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This article appeared in the Aug/Sep print issue of PA TIMES.
Martha Corrozi Narvaez
The Delaware Association of Public Administration (DAPA), with support from the University of Delaware’s School of Urban Affairs & Public Policy, hosted a conversation with Meredith Newman, ASPA president and professor and chair of the department of public administration at Florida International University.
Newman was joined by a panel of four Delaware administrators, who contributed to the evening’s discussion of advancing excellence in public administration.
Julia O’Hanlon, DAPA president, introduced and welcomed Newman and provided the opening remarks. Prior to her career in academia, Newman served with the Australian Foreign Service, the U.S. Department of State, and the World Bank. Her areas of expertise include public management, human resources and gender, and the emotive aspects of work. She is the recipient of several awards, including the Public Administration Review’s Editors’ Choice Award. Her book, titled Emotional Labor: Putting the Service in Public Service (Mary Guy and Sharon Mastracci, co-authors), is the recipient of two Best Book awards.
Newman opened the discussion with her vision for and role in ASPA for the coming year. Newman strives to advance ASPA’s professional role and retain a positive outlook for the association and the field of public administration. Previously, public service has been bashed and has carried a negative connotation; Newman hopes to play a role in changing that perception.
Newman insisted, “ASPA is on the move!” ASPA is strong despite the economy, and it is critical to retain a positive outlook; there were over 1,000 participants at the ASPA conference held in San José, CA, in April. Newman believes that ASPA has a role in informing the policy debate in Washington, DC, and she plans to extend Paul Posner’s achievements in the national and international spheres. Newman believes we all have a role in advancing excellence in public administration. “Each ASPA member is one of 8,000 ambassadors for ASPA,” Newman said.
Newman asked the audience to join her in creating an “ASPA without borders,” which is the theme for the 2011 annual conference in Baltimore, Md. Planning and development of this conference will be led by UD’s Maria Aristigueta.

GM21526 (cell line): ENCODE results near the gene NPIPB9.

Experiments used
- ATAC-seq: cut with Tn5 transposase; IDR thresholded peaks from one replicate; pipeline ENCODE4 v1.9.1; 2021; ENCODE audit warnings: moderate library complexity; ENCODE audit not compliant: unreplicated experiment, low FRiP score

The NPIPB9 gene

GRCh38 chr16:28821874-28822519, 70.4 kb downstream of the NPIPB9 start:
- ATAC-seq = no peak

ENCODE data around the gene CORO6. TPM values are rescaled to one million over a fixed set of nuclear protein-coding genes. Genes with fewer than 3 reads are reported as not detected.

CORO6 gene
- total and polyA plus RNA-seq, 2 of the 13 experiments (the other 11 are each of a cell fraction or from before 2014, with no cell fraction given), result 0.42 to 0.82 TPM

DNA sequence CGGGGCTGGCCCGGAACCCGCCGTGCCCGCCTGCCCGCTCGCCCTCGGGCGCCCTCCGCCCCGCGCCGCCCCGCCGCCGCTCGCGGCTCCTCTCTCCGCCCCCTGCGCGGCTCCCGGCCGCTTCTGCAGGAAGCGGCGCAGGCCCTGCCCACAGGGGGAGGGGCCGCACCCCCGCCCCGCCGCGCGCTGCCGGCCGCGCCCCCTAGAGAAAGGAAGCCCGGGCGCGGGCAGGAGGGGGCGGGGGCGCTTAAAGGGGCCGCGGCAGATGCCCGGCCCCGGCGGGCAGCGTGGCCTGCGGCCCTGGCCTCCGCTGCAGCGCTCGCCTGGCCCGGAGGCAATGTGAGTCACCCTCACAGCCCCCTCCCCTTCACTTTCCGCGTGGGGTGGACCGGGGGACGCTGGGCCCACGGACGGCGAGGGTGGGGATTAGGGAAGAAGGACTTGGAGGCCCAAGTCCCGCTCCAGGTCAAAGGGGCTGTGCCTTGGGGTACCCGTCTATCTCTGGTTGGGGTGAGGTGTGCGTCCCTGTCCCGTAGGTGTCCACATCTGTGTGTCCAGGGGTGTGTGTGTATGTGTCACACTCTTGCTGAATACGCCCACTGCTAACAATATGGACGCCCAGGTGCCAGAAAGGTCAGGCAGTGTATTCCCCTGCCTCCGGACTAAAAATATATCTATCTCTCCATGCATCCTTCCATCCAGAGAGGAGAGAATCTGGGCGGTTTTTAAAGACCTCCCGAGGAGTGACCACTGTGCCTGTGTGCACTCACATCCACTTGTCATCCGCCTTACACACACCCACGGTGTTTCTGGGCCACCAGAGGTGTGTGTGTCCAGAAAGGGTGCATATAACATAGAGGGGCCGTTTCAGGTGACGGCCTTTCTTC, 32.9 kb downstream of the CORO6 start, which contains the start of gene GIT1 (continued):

Following her remarks, Newman was joined by four guest panelists representing various sectors within the field of public administration here in Delaware–Captain Robert Becker, Special Operations, New Castle County Police Department; Meaghan Brennan, Deputy Director of Budget Development, Delaware Office of Management and Budget; Kim Kostes, Community Relations Officer, Food Bank of Delaware; and Kyle Sonnenberg, City Manager, City of Newark. O’Hanlon asked the panelists to address today’s realities in public administration, and each one responded to one of two questions–“How do you foster a positive work environment?” and “How has the economy impacted your organization?”
The take-away message from the panelists’ responses was that it is critical to treat people respectfully and as individuals and celebrate their successes, in whatever way you can. Each panelist provided key actions and lessons they’ve learned that have kept their employees engaged and committed to the mission of the organization.
Captain Becker noted that because morale is critical, he continually reminds his employees of the dedication it took to complete basic training and that he or she has been chosen from the many initial applicants to serve his or her community. Sometimes it is important to remind individuals that this job is a calling and an honor and that each one of them owes everyone they serve respect, stated Captain Becker.
Sonnenberg builds employee morale by trying to relate to staff as individuals and recognizes each employee once a year by sending a hand-written letter thanking the employee for his/her service to the City of Newark. Kostes, Community Relations Officer for the Food Bank of Delaware, has had to find creative and innovative ways to provide additional food to meet the increasing demands in the community and relies heavily on collaboration through new resources and commitment from volunteers and a limited number of dedicated staff.
Brennan recently experienced lean times as a state of Delaware employee; employees have endured a 2.5 percent pay cut, a state hiring freeze, increased workloads, travel freezes, and additional cost-cutting measures that have been put in place statewide. She noted that during these times it is critical to recognize employees any way you can, even if it means a brown-bag lunch and a simple recognition picnic. Newman succinctly summarized the panelists’ key points in two words–“people first.”
Newman wrapped up the evening by noting that collaboration and partnership are not taught in the typical classroom curriculum but they are essential tools in the field of public administration. Showing care and concern for your co-workers and employees and putting “people first” are important tools in creating a successful and positive working environment.
Overall, the evening was a great success. DAPA members and guests were able to learn from and engage in dialogue with the evening’s speakers about their strategies for leading staff, fostering positive work environments, and motivating employees, volunteers, and stakeholder groups during times of financial uncertainties and stress. The evening ended with mingling and conversation.
Martha Corrozi Narvaez is an assistant policy scientist with the University of Delaware Water Resources Agency, a unit of the Institute for Public Administration. Email: [email protected]